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Tech News Roundup - 10/27/2017

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Key Issues

Artificial Intelligence

Facing Growing Concern Over AI, Tech Firms Call for 'Responsible' Development. A trade group representing the world's largest technology companies this week rolled out a set of principles to guide the "responsible" development of artificial intelligence as concern grows about its use in public life. (ITI Dean Garfield Quoted, Wall Street Journal)
Tech lobby group's AI principles: encourage growth, don't over-regulate. As the potential of artificial intelligence to touch nearly every aspect of our computing experience becomes clearer, pressure for a set of standards to govern the emerging technology is growing. (ITI Dean Garfield Quoted, Associations Now)
AI Model Fundamentally Cracks CAPTCHAs, Scientists Say. Scientists say they have developed a computer model that fundamentally breaks through a key test used to tell a human from a bot. (NPR)
AI and machine learning can revolutionize CIA, digital director believes. Cloud services are a good start for digitizing the business of the CIA, but artificial intelligence and machine learning could revolutionize the agency's ability to gather intelligence, its director of digital innovation said Thursday. (FedScoop)
When an Algorithm Helps Send You to Prison. In 2013, police officers in Wisconsin arrested a man driving a car that had been used in a recent shooting. The man, Eric Loomis, pleaded guilty to attempting to flee an officer, and no contest to operating a vehicle without the owner's consent. Neither of his crimes mandates prison time. (Opinion, New York Times)
This Robot Will Handle Your Divorce Free of Charge. Aa the son of a hedge-fund manager and the great-grandson of the former leader of the U.S. Communist Party, Joshua Browder has the mind of a capitalist and the heart of a collectivist.(Wall Street Journal)
Facebook's head of AI wants us to stop using the Terminator to talk about AI. Yann LeCun is one of AI's most accomplished minds, so when he says that even recent advances in the field aren't taking us closer to super-intelligent machines, you need to pay attention. (The Verge)

Tech Politics

Facebook Steps Up Efforts to Sway Lawmakers. Amid Russia probes and online ad scrutiny, social-media giant boosts lobbying spending and work on messaging. (Wall Street Journal)
Russia Fanned Flames With Twitter, Which Faces a Blowback. Fires need fuel. In this era of political rage, a Twitter account that called itself the unofficial voice of Tennessee Republicans provided buckets of gasoline. (New York Times)
Twitter bans RT and Sputnik ads amid election interference fears. Twitter is banning two of Russia's biggest media outlets from buying advertising amid fears they attempted to interfere with the 2016 US election. (BBC)
Twitter urged firms to delete data during 2016 campaign. Twitter quietly ramped up a campaign last year to permanently delete some user data from its social media platform and the files of commercial firms using it, raising concerns that the policy would help Russian cyberspies suspected of meddling in the 2016 election cover their tracks. (Politico)

CEOs suggest Trump tax cut may lift investors more than jobs. U.S. President Donald Trump is selling tax reform to Americans on the promise it will create extra income for companies to invest in their businesses and create jobs. Some of the biggest companies have very different plans. (Reuters)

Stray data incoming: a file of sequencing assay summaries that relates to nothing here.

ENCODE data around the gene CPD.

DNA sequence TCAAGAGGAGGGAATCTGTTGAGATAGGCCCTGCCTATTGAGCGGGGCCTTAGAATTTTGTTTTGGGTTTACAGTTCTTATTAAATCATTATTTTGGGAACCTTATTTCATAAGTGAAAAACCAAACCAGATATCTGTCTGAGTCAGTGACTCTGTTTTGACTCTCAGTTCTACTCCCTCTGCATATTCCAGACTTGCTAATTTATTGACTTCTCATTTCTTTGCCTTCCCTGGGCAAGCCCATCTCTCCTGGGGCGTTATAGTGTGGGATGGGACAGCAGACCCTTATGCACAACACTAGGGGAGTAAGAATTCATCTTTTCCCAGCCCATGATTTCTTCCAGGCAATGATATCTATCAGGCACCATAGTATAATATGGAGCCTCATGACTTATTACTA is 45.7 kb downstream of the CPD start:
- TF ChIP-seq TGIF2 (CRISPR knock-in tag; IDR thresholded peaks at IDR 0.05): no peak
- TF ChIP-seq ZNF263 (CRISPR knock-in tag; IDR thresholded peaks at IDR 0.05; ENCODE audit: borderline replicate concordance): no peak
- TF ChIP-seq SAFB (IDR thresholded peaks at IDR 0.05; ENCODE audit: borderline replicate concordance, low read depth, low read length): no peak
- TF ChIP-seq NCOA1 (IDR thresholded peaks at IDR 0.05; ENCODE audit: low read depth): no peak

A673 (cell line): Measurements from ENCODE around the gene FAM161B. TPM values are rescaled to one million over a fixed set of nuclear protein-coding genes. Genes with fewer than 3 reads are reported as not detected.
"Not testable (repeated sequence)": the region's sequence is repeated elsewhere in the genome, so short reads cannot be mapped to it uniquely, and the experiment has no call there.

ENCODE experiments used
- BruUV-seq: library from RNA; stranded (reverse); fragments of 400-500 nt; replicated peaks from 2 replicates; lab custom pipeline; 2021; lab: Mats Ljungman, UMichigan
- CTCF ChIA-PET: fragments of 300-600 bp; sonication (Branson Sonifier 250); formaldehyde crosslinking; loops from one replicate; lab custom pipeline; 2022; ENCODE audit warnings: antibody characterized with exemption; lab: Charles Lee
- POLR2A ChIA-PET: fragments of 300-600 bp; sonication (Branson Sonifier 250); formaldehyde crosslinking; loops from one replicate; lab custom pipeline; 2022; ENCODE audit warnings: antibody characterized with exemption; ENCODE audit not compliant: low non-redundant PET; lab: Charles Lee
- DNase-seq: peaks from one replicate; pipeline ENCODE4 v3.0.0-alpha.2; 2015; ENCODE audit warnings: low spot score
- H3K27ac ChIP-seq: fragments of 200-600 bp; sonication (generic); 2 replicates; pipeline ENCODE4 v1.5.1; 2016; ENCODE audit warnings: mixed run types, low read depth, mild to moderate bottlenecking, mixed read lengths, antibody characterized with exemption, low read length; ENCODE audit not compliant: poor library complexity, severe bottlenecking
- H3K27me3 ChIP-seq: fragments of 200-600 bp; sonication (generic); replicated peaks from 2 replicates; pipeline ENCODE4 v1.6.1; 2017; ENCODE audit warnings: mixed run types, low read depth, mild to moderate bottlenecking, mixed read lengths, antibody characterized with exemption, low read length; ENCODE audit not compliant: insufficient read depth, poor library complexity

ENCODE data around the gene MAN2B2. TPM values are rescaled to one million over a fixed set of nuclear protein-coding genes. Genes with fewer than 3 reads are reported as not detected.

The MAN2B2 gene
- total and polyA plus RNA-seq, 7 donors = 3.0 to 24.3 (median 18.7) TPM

House narrowly passes budget, paving way for $1.5 trillion tax cut. House Republicans agreed to budget legislation Thursday morning, narrowly overcoming internal dissension and Democratic opposition to clear a major obstacle in the GOP's quest to pass large-scale tax cuts. (Washington Post)
The Memo: Trump tax reform nears crunch time. President Trump faces a stark question as he and Republicans in Congress move ahead on tax reform: Can he come up with a plan that helps the people who elected him, or will most of the rewards go to the richest Americans? (The Hill)
Budget vote raises red flag for GOP on tax reform. The tight 216-212 House vote Thursday to pass the GOP budget is raising a red flag for Republicans on tax reform. (The Hill)
Major divisions remain as GOP nears its tax deadline. Republicans set an aggressive timeline for passing legislation to overhaul the nation's tax code, putting pressure on senior lawmakers and the White House to resolve major disagreements about the effort before a Wednesday deadline to introduce a bill. (Washington Post)

Global Trade

EU considers tax on digital firms' global profit. The European Union is asking its citizens to help decide on a fairer tax regime for large digital corporations that may include a tax on their global profits. (Reuters)
Democrats Pressure Trump to Fulfill Promise to Impose Steel Tariffs. Frustration over President Trump's delay in imposing the stiff tariffs he has promised on imports of foreign steel and aluminum is morphing into a fight over two of Mr. Trump's trade policy nominees. (New York Times)


Border Wall Prototypes Are Unveiled, but Trump's Vision Still Faces Obstacles. The Department of Homeland Security unveiled several border wall prototypes here on Thursday that the agency said was the first step in carrying out President Trump's plan to build a barrier along the nearly 2,000-mile border that the United States shares with Mexico. (New York Times)


For big tech, a threat from the ground up. For months, a threat to big tech has been building from the top, with numerous senators and congressmen proposing to regulate or give anti-trust scrutiny to Google, Facebook and Amazon. But now figures of both major parties say the unhappiness with the companies is also bubbling up from the bottom. (Axios)

Public Sector

Acting DOD tech chief tapped for DHS CIO post. John Zangardi, currently the acting CIO of the Department of Defense, has been named by President Donald Trump to lead tech at the Department of Homeland Security. (Federal Computer Week)
Massive classified NSA contract under protest. One of the National Security Agency's most important technology contracts-secretly awarded to AT&T weeks ago-is under protest by one of the losing bidders, DXC Technology. (NextGov)


WhatsApp and Facebook to face EU data taskforce. WhatsApp and Facebook will be scrutinised by a data protection taskforce, after they were accused of "non-compliance" with EU laws. (BBC)